In Search of the Universal Utopia, by Gry Ulstein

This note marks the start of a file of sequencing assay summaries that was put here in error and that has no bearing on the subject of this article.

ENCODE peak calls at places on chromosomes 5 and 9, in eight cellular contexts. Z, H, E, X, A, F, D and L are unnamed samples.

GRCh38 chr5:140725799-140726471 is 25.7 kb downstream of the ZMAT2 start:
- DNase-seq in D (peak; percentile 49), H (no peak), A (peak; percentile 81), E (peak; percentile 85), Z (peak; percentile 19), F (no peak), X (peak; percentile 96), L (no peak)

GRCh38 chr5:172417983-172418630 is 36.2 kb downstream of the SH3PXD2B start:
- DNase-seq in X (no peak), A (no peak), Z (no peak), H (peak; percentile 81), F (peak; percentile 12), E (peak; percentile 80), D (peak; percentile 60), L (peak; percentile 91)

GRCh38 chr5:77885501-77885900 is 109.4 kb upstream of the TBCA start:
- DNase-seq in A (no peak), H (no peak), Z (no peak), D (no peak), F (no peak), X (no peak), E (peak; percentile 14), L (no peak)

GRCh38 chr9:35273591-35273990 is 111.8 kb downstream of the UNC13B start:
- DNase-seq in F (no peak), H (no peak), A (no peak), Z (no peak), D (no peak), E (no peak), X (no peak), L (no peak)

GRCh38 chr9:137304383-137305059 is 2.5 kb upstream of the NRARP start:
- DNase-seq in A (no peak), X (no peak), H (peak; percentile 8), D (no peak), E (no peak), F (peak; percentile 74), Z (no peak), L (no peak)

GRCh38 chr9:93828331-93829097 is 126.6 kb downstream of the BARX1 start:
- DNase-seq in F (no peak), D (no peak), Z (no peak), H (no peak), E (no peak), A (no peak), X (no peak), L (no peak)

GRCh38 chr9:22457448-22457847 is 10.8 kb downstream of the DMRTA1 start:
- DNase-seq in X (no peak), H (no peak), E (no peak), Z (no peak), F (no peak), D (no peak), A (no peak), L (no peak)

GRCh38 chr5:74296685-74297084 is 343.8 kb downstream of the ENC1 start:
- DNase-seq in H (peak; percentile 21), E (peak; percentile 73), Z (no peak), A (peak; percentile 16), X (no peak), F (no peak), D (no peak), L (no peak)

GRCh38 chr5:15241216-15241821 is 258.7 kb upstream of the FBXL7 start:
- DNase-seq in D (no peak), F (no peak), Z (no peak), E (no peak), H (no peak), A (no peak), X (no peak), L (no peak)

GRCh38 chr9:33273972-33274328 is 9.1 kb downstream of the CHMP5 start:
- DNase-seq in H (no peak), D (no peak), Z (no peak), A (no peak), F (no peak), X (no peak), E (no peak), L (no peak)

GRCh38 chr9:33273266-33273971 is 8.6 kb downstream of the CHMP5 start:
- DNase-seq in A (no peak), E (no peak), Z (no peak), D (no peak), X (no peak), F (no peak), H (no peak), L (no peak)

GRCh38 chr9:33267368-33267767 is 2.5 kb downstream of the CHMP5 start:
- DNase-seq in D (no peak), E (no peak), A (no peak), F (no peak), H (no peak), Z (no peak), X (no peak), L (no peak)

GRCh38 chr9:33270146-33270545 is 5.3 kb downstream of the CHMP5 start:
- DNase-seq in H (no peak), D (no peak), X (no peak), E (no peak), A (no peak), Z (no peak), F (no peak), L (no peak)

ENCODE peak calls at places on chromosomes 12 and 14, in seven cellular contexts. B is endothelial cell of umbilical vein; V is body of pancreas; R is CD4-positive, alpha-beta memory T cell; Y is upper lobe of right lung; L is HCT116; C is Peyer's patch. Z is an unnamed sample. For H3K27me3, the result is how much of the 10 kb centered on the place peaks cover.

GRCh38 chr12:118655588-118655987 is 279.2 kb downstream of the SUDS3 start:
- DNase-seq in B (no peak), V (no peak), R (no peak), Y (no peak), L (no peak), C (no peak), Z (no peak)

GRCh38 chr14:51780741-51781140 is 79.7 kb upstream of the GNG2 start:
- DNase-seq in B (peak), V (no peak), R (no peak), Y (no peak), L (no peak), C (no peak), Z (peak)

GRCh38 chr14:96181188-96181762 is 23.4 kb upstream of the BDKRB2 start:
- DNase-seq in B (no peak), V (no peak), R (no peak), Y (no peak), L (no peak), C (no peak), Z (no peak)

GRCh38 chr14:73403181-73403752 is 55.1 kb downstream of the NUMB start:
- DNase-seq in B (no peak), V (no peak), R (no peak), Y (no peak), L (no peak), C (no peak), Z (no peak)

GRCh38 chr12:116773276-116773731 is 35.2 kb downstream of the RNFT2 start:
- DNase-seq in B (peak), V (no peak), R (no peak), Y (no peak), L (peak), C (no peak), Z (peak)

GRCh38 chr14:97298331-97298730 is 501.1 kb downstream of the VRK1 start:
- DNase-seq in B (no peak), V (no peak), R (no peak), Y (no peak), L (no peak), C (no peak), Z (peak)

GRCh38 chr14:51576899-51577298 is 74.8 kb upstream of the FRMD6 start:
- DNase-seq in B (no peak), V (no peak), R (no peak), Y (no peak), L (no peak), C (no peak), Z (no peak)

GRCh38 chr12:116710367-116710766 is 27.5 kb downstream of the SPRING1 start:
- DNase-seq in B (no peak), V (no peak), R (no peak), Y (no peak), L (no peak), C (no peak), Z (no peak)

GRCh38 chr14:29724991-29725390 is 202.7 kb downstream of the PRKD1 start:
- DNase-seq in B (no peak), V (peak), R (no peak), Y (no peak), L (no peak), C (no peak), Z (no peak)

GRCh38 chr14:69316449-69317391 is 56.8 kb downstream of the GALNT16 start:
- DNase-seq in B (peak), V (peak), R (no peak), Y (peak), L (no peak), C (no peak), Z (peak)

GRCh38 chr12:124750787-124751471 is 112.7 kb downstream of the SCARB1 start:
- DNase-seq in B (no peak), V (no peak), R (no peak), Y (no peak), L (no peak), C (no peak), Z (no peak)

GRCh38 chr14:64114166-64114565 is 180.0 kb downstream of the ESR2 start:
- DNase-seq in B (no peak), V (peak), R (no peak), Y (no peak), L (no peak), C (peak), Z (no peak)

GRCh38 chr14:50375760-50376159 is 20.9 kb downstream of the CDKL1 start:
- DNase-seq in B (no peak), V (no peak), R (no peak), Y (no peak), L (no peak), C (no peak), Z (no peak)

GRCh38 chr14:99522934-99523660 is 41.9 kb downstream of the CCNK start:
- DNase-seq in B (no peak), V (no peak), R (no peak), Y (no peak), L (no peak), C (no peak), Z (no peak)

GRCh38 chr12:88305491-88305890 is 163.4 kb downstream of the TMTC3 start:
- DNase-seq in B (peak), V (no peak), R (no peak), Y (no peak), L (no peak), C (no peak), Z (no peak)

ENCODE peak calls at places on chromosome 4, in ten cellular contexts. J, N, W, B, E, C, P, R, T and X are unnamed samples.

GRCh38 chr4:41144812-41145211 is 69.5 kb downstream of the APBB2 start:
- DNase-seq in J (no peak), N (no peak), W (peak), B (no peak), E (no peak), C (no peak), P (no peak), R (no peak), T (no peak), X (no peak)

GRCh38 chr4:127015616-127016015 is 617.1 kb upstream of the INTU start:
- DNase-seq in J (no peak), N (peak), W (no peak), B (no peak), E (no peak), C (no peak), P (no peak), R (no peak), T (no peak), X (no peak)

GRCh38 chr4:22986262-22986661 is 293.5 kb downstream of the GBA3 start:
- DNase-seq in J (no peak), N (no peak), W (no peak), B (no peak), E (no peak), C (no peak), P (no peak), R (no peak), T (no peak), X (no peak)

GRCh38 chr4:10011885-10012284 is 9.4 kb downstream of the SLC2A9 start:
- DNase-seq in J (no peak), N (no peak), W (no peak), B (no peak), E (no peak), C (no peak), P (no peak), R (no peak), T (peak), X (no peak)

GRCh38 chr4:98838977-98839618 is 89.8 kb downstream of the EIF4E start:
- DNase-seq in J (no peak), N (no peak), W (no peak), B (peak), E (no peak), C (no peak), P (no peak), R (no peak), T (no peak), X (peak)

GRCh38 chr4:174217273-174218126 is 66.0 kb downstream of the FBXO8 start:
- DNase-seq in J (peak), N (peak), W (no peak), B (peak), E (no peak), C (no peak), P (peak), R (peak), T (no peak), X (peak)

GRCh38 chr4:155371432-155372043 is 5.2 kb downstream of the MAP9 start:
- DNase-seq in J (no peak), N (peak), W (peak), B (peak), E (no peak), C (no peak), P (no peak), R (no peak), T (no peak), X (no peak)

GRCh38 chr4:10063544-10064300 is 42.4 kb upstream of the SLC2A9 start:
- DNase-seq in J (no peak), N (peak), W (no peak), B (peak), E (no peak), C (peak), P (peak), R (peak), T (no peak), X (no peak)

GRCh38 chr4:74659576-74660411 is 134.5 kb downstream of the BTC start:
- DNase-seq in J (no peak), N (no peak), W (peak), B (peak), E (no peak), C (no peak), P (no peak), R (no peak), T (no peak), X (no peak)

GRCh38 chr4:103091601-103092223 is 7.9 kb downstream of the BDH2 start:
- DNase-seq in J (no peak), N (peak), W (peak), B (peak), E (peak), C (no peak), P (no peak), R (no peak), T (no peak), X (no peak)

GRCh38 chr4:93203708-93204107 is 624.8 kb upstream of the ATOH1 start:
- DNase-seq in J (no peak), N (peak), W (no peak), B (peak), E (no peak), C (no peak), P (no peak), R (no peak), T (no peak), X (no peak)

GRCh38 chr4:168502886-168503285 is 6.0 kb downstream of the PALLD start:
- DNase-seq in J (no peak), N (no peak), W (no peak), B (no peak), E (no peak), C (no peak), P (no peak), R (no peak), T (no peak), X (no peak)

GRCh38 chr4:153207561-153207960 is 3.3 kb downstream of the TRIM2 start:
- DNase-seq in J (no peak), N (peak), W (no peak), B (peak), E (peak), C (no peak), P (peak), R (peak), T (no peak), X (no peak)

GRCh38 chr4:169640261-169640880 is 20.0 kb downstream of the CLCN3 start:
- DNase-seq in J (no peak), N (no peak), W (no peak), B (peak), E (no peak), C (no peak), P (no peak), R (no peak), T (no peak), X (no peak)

In Search of the Universal Utopia “Utopia is not universal,” writes Krishan Kumar in Utopia and Anti-Utopia (1987); “It appears only in societies with the classical and Christian heritage, that is, only in the West” (Kumar 19). Kumar’s statement might seem difficult to counter, as the bulk of utopian studies would confirm it: the utopian canon began with Thomas More and as a literary genre indeed appears to “belong” to the “Western” canon. But in the last decade particularly, new thinkers within the field of utopian studies have challenged Kumar’s view. Barnita Bagchi, expressing a growing contention among contemporary utopian researchers, disagrees with Kumar when she writes in The Politics of the (Im)Possible (2012): “‘utopia’ has become more than a word or a culture-specific term; it is not limited to Europe or Eurocentric writing and thought. If More had not invented the word utopia, we would still have had the notion with us” (Bagchi 2). Viewing utopia as a global notion rather than a “Western” invention with fixed historical and geographical coordinates opens up the utopian landscape and broadens the scope of Utopia as a literary genre. The first 2013 issue of the journal Utopian Studies is also dedicated to investigations of “Utopias from Other Cultural Traditions.” In the introduction Jacqueline Dutton and Lyman Tower Sargent point out the necessity of widening the concept of utopia in order to “provide not just a retrospective western context to utopia but also a diverse cultural context that encompasses representations of ideal spaces from other cultural traditions” (3). The “retrospective western context [of] utopia” is the tendency in utopian studies to refer back to canonical utopian narratives by such thinkers as Plato, Virgil, Augustine, and More, and remain solely within the boundaries of this canonical tradition. Of course, the “Western” utopian canon should not be set aside as unimportant, for that is far from the case, but the tendency, as many contemporary researchers in the field of utopian studies are pointing out more frequently, quickly becomes Eurocentric and reductive when it ignores utopian thought from other cultural traditions. Two influential definitions of utopia project the canon-favouring tendency to which Bagchi, Dutton and Sargent refer – and so these indirectly (perhaps also involuntarily) support Kumar’s claim that utopia is not universal. In The Cambridge Companion to Utopian Literature (2010), Fatima Vieira traces the chronology of utopia as it has developed in literature from Thomas More’s coining of the term in his Utopia in 1516 to contemporary times. She concludes that utopia can be defined “essentially as a strategy […] for the questioning of reality and of the present”, a “programme for change” and “reorientation” at different levels of society (Vieira 23). Frederic Jameson famously redraws the boundaries of utopian thought and form in Archaeologies of The Future (2007). There, he shows that the political scope of utopian narratives is not to be found in the expression of utopia as content, but rather as a representation of that which is beyond society’s limits; “making us more aware of our mental and ideological imprisonment […], and that therefore the best Utopias are those that fail the most comprehensively” (Jameson xiii). Utopia, according to Jameson, “serves a vital political function today which goes beyond mere ideological expression or replication” (232). Both Vieira’s and Jameson’s definitions are intriguing because they focus on aspects of utopianism that underline its elusiveness, its wide scope, and its intangible nature, but Jameson, like Vieira, focuses exclusively on the “Western” model of utopia to inform his definition. Nonetheless, they both dress utopia in a more abstract cloak and thus reflect the overall contemporary contention about the structure of utopia – if not its origins. In other words, Jameson and Vieira’s respective, politically oriented classifications of utopia appear to coincide, and according to them, “representation” and “reorientation” of reality are key terms in the current understanding of utopia – not far from Bagchi’s “notion”. Broad and inclusive as the definitions seem, however, the concept of utopia still becomes narrow and reductive if it exclusively deals with utopias from Eurocentric cultural traditions. Zhang Long Xi is optimistic with regards to the intertranslatability of utopia in his paper “The Utopian Vision, East and West”, where he also joins in the definition game and writes that utopia is “essentially the concept of a secular paradise, the imaginary model of a social theory”, and moreover; “translatable across the gap of cultural differences” (Xi 17, 1). Again, the need to add a chain of further sub-defiinitions (instead of stopping at “secular paradise”) is evident, even as the proclaimed intertranslatability thus is made more complex. As Bagchi states, the “utopian and dystopian mode is a site of paradoxes” (5). And in being open to the paradoxical qualities of utopia, the boundaries set by the “Western” canon may be easier to dismantle, but the urge and difficulty to find one, universal definition of utopia remains. In a much earlier issue of Utopian Studies than the one cited above, Sargent underlines the problem of defining utopia, and he investigates its categorical complexity by tracing its myriad (attempts at) definitions through history – coming back to “the contradictory nature of utopia” at the end of nearly every paragraph (Sargent 23). While maintaining that there needs to be categorical boundaries set in order to work with utopia as a subject, Sargent ends up – much like the critics above – in a vague, abstract landscape. Sargent himself applies the term “social dreaming” (2) for utopianism and separates this from utopia, which is “a non-existent society described in considerable detail and normally located in time and space” (Sargent 9). Having made this distinction makes utopia as a literary genre more tangible and easier to deal with, but Sargent returns to the abstract in his conclusion, where utopianism remains an essential “aspect of our humanity” and utopia “expresses deep-seated needs, desires, and hopes” (Sargent 28). In the chapter “Non-Western Utopian Imaginings” in The Cambridge Companion, Dutton makes one of the more convincing attempts at expanding the borders of the utopian landscape. Dutton maps the few influential critical coordinates of utopian study concerning transcultural utopian narratives, and then investigates the historical origins of such utopias in global myths and religions. She illustrates how the map of utopia has always been more globally comprehensive than utopian studies have typically recognized, and argues that, with its historically West-centred description of theory and practice, the concept of utopia may no longer be broad enough to encompass the full scope of social dreamings. ‘Intercultural imaginaries of the ideal’ may be a more appropriate and neutral term for this study of several different traditions of speculative and idealistic thought grounded in the projection of a better society (Dutton 224). There is no denying that utopia has become much more than a word, as Bagchi reminded us above; more than a culture-specific term – indeed; much more than a Morean city. But how are we to satisfactory define that which is so much bigger than its name that it eludes definition? Must we, like Dutton suggests, entertain the possibility that the word “utopia” itself is no longer sufficient to describe the great variety of utopian thought? The words used to convey the more-than-a-word-ness of utopia so far in this paper are “representation”, “reorientation”, “desire”, “hope”, “notion”, “concept”,  “secular paradise”, “social dreaming”, “intercultural imaginaries of the ideal” – all terms moreover tied to (except in Kumar) some universally complex, paradoxical, and essentially human quality. All of the words listed are also striking in their elusiveness, broadness, and numerous connotations – Sargent’s and Dutton’s respective definitions perhaps closest to achieving a satisfactory denotation. In other words, even when attempting to impose more inclusive, “universal” boundaries on utopia, it continues to resist categorization. There is a paradoxical tension between the almost utopian desire to find the right words to (re)define utopia and the resulting cornucopia of definitions, thus adding to the intractability of utopia with each new attempt. It seems useless to uphold that there is a need for one universal definition of utopia, only to conclude that utopia remains elusive and paradoxical. Instead of nailing a definition to the pages of an encyclopaedia, therefore, it might be more conducive for further discussion to simply embrace the elusiveness, and contend ourselves with the wide-ranging vocabulary that continues to be worked out and changed when thinking, talking, and writing about utopia. After all, as we know, its etymological root can be translated from Greek “eu-topia to the quite obscure, in fact, rather frustratingly and (it seems) fittingly equivocal “no-place”. Bagchi, Barnita. “Introduction”. The Politics of the (Im)Possible. Ed. Barnita Bagchi. Sage India: New Delhi, 2012. E-book. EBL Reader. Jameson, Frederic. The Archaeology of The Future. Verso: New York, 2007. Print. Dutton, Jacqueline. “‘Non-Western’ Utopian Traditions”. The Cambridge Companion to Utopian Literature. Ed. George Claeys. Cambridge: Cambridge UP, 2010. Cambridge Online Resource. Dutton, Jacqueline and Lyman Tower Sargent. “Introduction: Utopias from Other Cultural Traditions.” Utopian Studies, 24.1 (2013): 1-5. Project MUSE. Web. 12.02.15. Kumar, Krishan. Utopia and Anti-Utopia in Modern Times. Oxford: Oxford UP. 1991. Print. Sargent, Lyman Tower. “Colonial and Postcolonial Utopia”. The Cambridge Companion to Utopian Literature. Ed. George Claeys. Cambridge: Cambridge UP, 2010. Cambridge. Online Resource. Sargent, Lyman Tower. “The Three Faces of Utpianism Revisited”. Utopian Studies, 5.1 (1994): 1-37. JSTOR. Web. 01.04.15. Vieiri, Fatima. “The Concept of Utopia”. The Cambridge Companion to Utopian Literature. Ed. George Claeys. Cambridge: Cambridge UP, 2010. Cambridge. Online Resource. Xi, Zhang Long. “The Utopian Vision, East and West”. Utopian Studies, 13.1 (2002): 1-20. JSTOR. Web. 13.03.15. About the author: I am a 24 years old Norwegian student, currently at the end of the first year of the RMA programme Comparative Literary Studies at Utrecht University. My main interests within literary studies are speculative fiction, posthumanism, and ecocriticism, and I hope to write my Master thesis on one of these topics.